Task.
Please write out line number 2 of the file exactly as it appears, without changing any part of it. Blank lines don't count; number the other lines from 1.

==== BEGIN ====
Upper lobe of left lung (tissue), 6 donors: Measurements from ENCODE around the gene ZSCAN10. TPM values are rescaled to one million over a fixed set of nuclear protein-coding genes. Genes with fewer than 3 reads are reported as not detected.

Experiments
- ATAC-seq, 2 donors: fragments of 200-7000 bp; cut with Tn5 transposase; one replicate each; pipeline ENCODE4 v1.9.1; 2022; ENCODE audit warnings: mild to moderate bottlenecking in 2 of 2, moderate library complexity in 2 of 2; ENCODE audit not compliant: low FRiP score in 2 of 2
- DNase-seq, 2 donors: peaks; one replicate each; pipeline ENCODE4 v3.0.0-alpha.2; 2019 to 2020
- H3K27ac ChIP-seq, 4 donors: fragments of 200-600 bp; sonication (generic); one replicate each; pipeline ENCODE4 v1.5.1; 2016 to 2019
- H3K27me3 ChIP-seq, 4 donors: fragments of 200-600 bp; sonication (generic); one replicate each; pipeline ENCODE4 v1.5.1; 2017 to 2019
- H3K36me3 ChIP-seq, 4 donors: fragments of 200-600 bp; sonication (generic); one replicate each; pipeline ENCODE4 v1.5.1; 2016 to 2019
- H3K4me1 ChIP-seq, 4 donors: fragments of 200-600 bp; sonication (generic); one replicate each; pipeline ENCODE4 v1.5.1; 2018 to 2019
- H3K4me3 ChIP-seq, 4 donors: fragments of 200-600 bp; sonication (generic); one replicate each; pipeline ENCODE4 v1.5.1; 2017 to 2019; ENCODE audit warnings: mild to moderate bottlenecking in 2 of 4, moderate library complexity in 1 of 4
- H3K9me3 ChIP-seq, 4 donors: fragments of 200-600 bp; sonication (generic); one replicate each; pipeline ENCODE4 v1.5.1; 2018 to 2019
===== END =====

Experiments